Methods and Steps of Sticking Labels on Bottles
Consider your application strategy before placing your bottle label order. Early communication with your label maker on your application procedure will ensure that your labels are given in the best format possible, thus reducing costs and application time.
Start by placing the bottle with the attached label on a table if you are applying labels to several bottles at once and want them to seem uniform. After that, grab the second bottle you have and place it next to the first one. Choose a label, then eyeball where it aligns with the first label on your second bottle after locating the seam. Use the seam as a reference once you have established where the label should align with the first bottle, then carry out the remaining label application processes.
Though Frequently Disregarded or Undervalued, Labels Convey Quality.
Imagine a well-groomed, well-dressed man wearing a pricey suit. Imagine him wearing the same suit, but with his shirt unzipped, unbuttoned, and uncombed on one side. Your impression was altered by this alteration, correct?
The labels on your bottles are the same.
A well-designed label is only as good as how it is applied. People are likely to notice and remember your brand if it is crooked, wrinkled, peeled, bubbled, or otherwise damaged or coming off.
According to a survey, 33% of consumers are likely to pass over a product because they don’t like the label. Consider the effects of a broken bottle label. Customers can decide that you have lax quality standards and elect to buy a product from a rival company instead.
Let’s take every precaution to prevent that from happening.
Like many things in life, there are better ways and worse ways. The better approach might require a bit more work up front, but it will pay off much more rapidly.
Sticking Labels On Bottles Successfully With These 4 Easy Procedures
For the sake of this post, we will offer our suggestions for manually attaching wrap-around or front-and-back bottle labels.
Front and Back Label
A typical method of labeling your bottle is with a front label for your brand, logo, and variety, and a separate label for the back to provide additional information, such as nutritional facts, product history, brand story, and so forth.
A Label that Wraps over Curved Surfaces
A single label that may be printed on and then wrapped around the bottle to create a continuous design is another popular option.
What you’ll require is:
sterile, dry, and at room temperature bottles
A spot-free microfiber cloth
Alcoholic rags (optional)
First Step: Knowing your Bottle
There is a huge range in the sizes and forms of bottles. The majority of bottles appear standard, but while applying the labels, you must take into account the curvature or your unique design. Your bottle can feature a seam, a sloping neck, or a faint lip. The most frequent cause of labels puckering, creasing, bubbling, or wrinkling when applied is failure to pay attention to these characteristics. Always keep in mind that a smooth surface is ideal.
Second Step: Ensure that the Bottle is Dry and Clean
The surface you have chosen to apply the label on must be at normal temperature for the label to properly adhere to the bottle. Here, you can use alcohol wipes to make sure the bottles are free of any dust or residue. If you do, be sure to use a lint-free microfiber cloth to dry the area before sticking your label on.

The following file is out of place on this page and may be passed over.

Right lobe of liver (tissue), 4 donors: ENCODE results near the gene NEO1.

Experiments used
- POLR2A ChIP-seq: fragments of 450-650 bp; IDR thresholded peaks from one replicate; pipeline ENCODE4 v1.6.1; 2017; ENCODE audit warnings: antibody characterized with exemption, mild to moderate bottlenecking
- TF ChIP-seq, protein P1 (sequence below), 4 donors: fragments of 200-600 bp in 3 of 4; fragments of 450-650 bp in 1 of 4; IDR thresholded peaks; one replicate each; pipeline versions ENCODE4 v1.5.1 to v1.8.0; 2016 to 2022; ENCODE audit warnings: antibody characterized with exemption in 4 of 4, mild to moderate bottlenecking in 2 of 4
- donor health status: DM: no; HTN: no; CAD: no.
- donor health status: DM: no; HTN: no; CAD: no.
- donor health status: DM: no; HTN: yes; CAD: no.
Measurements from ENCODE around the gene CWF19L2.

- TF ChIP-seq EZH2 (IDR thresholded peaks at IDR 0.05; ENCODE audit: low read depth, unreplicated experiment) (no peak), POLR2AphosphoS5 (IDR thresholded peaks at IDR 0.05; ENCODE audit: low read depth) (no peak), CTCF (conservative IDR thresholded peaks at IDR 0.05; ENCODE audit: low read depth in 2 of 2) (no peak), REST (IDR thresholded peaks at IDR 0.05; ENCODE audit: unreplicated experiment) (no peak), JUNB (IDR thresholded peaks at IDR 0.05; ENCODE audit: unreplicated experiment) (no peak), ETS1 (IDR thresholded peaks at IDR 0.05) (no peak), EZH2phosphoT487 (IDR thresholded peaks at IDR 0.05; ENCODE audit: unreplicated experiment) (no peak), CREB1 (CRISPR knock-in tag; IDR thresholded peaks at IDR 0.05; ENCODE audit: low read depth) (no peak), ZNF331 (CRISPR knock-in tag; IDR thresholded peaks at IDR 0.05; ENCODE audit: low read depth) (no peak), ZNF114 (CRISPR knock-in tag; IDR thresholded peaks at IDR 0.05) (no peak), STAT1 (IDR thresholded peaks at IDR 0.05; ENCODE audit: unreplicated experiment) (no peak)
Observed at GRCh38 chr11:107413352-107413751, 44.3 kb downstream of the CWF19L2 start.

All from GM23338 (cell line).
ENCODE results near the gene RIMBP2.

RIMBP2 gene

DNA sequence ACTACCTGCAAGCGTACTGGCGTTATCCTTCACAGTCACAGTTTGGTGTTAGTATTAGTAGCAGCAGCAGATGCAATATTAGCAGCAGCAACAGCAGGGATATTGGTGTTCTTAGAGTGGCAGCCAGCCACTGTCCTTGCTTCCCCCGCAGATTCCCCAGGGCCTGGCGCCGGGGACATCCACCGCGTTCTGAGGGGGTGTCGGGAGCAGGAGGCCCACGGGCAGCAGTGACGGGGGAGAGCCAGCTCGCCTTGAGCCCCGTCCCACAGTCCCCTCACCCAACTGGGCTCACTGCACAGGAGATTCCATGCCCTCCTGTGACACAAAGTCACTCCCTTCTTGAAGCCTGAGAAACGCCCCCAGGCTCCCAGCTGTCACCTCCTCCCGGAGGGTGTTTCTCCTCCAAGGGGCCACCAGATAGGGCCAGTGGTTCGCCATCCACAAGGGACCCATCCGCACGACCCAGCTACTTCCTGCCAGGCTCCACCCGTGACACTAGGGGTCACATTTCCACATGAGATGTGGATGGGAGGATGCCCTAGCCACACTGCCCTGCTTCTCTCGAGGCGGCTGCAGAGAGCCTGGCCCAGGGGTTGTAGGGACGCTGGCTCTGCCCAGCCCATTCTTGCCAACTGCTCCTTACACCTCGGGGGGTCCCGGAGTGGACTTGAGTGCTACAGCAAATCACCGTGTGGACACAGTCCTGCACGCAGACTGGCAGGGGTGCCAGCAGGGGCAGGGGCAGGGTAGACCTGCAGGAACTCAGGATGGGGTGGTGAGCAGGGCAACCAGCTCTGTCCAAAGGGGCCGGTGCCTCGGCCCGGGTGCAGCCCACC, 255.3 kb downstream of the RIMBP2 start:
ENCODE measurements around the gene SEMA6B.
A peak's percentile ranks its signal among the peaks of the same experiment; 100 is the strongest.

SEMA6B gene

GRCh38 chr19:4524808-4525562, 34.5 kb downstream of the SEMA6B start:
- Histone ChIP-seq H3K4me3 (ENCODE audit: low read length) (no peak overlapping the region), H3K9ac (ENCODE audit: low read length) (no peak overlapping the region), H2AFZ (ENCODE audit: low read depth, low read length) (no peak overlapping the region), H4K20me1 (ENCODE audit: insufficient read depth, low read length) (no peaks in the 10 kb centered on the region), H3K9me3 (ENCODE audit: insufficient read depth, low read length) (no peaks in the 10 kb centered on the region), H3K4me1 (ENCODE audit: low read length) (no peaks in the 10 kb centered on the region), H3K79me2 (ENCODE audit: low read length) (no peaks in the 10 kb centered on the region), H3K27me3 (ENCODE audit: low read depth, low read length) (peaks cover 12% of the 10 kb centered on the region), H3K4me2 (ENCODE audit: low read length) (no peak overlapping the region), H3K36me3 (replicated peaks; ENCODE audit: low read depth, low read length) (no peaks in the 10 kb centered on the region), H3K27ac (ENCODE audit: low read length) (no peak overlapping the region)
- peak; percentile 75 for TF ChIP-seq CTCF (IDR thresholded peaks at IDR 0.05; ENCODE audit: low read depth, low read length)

Third Step: Align your Labels
Once you’ve chosen the location, you may align the label so that it will be straight when you apply it by using the seam of the bottle. If your bottle’s seam isn’t as obvious, a ruler, measuring tape, and pencil are good alternatives.
Fourth Step: Putting your Labels On
It’s time to peel your label from the backing by starting at one corner once your self-adhesive labels have warmed up to room temperature. Hold the label by the edges to prevent oil from your fingertips, grime, or dust from getting on the adhesive. You may be able to peel a section of certain bigger roll-mounted labels before sticking them on the bottle. Reduce the amount of contact with your hands by using the roll to keep tension.
You can use your lap for the front and rear labels to ensure that the bottle stays in position. Alternately, secure the bottle between two heavy items (blocks of wood offer a simple solution to stop the bottle from rolling away).
Starting from one side and working your way to the other can help you avoid trapping air bubbles or wrinkling your fabric. You can lightly secure the label in place by lightly rubbing it with your microfiber cloth. Labels must wait 12 to 24 hours for the glue to fully cure. Why not think about bespoke embossed labels? It’s important to stand out and have consistent branding across your labels.
Three Strategies For Making Your Label Adhere To Your Product
The fact that your labels are not sticking may appear contradictory. Labels are not sticking to surfaces for a variety of reasons. Even various materials can adhere to surfaces in various ways. To help you remain on track and achieve the greatest result possible, Best4U has whittled down these materials to the most resilient and widely used ones. The top 3 methods for making your label adhere to your product are listed below.
1. Get a Dry Area Ready
Even though the labels are waterproof, you should make sure your bottles, jars, or other containers are dry before applying them. Our labels have an activation time, so the adhesive gets stronger the longer they are left on the container. Check again to be sure there is no material on the exterior of the container where the labels will be affixed while working with beverages, meals, cosmetics, or even supplements. The labeling process is approached differently in each sector of the economy. The most typical approach entails packing the product into jars and other containers before beginning the drying process. The labels are then put on the bottle, jar, or container when they have dried. This guarantees that the surface is clean, dry, and residue-free.